Feeds

Intel invests in plastic memory – again

Doubles its stake in 'Flash killer' Polymer RAM producer

  • alert
  • submit to reddit

Intel has renewed its investment in Norway-based Opticom ASA's programme to develop a possible successor to Flash memory made out of... er... plastic.

Intel already owns a six per cent stake in Opticom's Thin Film Electronics operation. This week it increased that stake to 13 per cent in exchange for $7.85 million.

Intel is essentially bank-rolling Opticom's development efforts. Its additional stake grants it rights to bring Opticom's polymer memory technology to market.

If, of course, Opticom can make it work as a commercial product. If it can, the technology could deliver non-volatile memory that reads back data at ten times the speed Flash memory does.

Opticom has been working on polymer memory for some time - Intel came into the picture in November 1999. The new round of funding will allow Opticom to build a prototype device, so don't expect polymer memory to start replacing Flash any time soon.

Opticom portrays Polymer RAM as not only high speed, but low cost and - importantly - low power. It will also be smaller, the company claims: "For a 1Gb memory this means that while traditional silicon-based memories require 1.5-6.5 billion transistors, the polymer memory only needs 0.5 million transistors."

And: "In the polymer case the transfer speed is a function of a multi-layered parallelism, allowing optimal segmentation and high speed parallel read-out. The data transfer speeds that can be attained are not limited by the technology itself, but rather by I/O restrictions. As a result of this, the word length can be extended from the existing 64 and 128-bit architectures to words of thousands and even millions of bits."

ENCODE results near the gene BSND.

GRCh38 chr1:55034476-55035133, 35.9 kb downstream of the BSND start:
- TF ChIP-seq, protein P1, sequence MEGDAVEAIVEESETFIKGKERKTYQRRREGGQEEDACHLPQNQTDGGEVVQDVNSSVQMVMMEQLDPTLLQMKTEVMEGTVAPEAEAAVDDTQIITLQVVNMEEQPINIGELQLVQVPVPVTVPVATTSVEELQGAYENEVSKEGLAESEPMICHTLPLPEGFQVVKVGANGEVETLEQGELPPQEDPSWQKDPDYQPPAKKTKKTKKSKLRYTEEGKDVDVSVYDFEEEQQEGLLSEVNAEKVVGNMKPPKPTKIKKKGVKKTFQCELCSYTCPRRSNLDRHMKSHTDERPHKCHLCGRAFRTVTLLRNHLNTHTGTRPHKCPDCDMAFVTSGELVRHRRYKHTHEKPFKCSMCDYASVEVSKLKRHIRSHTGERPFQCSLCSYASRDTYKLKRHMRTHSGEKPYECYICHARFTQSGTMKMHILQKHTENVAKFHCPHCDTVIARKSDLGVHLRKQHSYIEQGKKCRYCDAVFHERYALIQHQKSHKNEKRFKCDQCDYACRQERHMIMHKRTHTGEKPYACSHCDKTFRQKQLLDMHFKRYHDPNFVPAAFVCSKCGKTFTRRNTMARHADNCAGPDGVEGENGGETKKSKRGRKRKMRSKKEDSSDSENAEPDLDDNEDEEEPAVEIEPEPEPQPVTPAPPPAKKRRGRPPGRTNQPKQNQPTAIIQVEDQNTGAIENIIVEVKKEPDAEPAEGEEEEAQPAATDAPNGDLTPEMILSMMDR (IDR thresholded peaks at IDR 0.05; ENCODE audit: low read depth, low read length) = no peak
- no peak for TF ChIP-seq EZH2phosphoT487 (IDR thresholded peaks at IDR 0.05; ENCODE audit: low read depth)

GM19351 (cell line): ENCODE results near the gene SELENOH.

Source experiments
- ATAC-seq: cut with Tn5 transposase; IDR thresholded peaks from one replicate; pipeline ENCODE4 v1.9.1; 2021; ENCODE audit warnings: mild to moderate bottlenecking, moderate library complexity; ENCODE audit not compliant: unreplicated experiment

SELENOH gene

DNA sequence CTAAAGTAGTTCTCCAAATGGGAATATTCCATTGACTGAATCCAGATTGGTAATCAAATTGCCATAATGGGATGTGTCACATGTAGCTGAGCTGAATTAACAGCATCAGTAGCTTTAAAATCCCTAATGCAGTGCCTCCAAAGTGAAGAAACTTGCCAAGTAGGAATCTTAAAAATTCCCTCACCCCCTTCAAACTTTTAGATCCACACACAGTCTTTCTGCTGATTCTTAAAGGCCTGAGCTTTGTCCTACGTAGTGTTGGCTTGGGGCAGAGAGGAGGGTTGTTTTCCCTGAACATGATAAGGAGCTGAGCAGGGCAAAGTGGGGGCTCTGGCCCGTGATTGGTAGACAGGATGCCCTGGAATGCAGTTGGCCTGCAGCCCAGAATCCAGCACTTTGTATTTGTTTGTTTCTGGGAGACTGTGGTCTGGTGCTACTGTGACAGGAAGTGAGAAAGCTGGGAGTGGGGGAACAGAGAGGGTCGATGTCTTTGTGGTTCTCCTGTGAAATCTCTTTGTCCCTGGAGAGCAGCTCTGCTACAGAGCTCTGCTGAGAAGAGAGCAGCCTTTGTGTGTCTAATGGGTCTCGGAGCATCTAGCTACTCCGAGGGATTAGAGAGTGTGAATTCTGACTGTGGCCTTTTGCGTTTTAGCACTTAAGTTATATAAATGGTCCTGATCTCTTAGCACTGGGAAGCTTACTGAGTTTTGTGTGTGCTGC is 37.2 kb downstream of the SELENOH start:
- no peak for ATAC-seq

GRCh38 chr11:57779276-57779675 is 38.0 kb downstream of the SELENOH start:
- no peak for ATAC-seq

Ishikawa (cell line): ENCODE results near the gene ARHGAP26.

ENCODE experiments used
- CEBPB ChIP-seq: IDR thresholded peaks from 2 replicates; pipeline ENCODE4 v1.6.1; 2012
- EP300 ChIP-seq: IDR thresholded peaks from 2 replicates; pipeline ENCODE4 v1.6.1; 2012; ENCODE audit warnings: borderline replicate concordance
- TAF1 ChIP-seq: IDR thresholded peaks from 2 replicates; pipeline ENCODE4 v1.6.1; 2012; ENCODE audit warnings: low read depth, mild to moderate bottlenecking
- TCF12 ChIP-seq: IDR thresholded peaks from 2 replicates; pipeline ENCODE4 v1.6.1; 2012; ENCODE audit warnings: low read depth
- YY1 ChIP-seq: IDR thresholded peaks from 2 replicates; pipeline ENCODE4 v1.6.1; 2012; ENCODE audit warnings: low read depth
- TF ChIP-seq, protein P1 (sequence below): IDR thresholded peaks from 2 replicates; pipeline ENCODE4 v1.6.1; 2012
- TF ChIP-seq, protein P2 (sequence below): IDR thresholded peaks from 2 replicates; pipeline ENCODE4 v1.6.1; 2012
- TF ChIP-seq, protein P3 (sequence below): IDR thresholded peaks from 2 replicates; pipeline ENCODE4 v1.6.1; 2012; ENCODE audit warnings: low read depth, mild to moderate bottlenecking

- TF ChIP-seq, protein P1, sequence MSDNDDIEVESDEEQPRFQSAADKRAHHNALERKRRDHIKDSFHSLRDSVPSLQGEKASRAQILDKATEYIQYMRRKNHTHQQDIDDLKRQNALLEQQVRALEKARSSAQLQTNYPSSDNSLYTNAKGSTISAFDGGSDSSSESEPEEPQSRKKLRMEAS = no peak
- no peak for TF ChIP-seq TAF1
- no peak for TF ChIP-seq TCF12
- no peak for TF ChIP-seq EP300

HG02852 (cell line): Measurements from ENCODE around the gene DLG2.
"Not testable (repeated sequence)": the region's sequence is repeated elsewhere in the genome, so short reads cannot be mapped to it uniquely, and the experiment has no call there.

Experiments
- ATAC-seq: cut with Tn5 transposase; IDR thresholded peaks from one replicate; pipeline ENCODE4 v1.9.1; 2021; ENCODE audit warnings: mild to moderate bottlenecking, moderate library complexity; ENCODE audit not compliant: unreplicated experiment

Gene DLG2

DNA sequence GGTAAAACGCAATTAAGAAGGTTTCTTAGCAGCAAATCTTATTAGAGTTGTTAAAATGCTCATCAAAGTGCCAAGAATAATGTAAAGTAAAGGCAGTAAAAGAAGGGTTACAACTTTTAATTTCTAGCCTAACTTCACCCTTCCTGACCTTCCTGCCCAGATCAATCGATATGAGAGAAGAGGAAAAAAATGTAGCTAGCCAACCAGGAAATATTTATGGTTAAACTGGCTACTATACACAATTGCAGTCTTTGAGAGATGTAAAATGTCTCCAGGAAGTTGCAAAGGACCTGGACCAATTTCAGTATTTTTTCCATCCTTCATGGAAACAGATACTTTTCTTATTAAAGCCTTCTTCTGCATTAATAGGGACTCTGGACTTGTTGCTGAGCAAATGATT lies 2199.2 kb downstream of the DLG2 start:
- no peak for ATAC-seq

Production should be simple: Opticom envisions punching out polymer RAM cores like tickertape, with polymer memory chips costing less than five per cent of what it costs to make Flash.

It all sounds great. But it's easy for the company to make these claims - much harder to deliver. ®

Related Link

Thin Film Electronics' homepage

Whitepapers

Choosing cloud Backup services
Demystify how you can address your data protection needs in your small- to medium-sized business and select the best online backup service to meet your needs.
Forging a new future with identity relationship management
Learn about ForgeRock's next generation IRM platform and how it is designed to empower CEOS's and enterprises to engage with consumers.
Security for virtualized datacentres
Legacy security solutions are inefficient due to the architectural differences between physical and virtual environments.
Reg Reader Research: SaaS based Email and Office Productivity Tools
Read this Reg reader report which provides advice and guidance for SMBs towards the use of SaaS based email and Office productivity tools.
Storage capacity and performance optimization at Mizuno USA
Mizuno USA turn to Tegile storage technology to solve both their SAN and backup issues.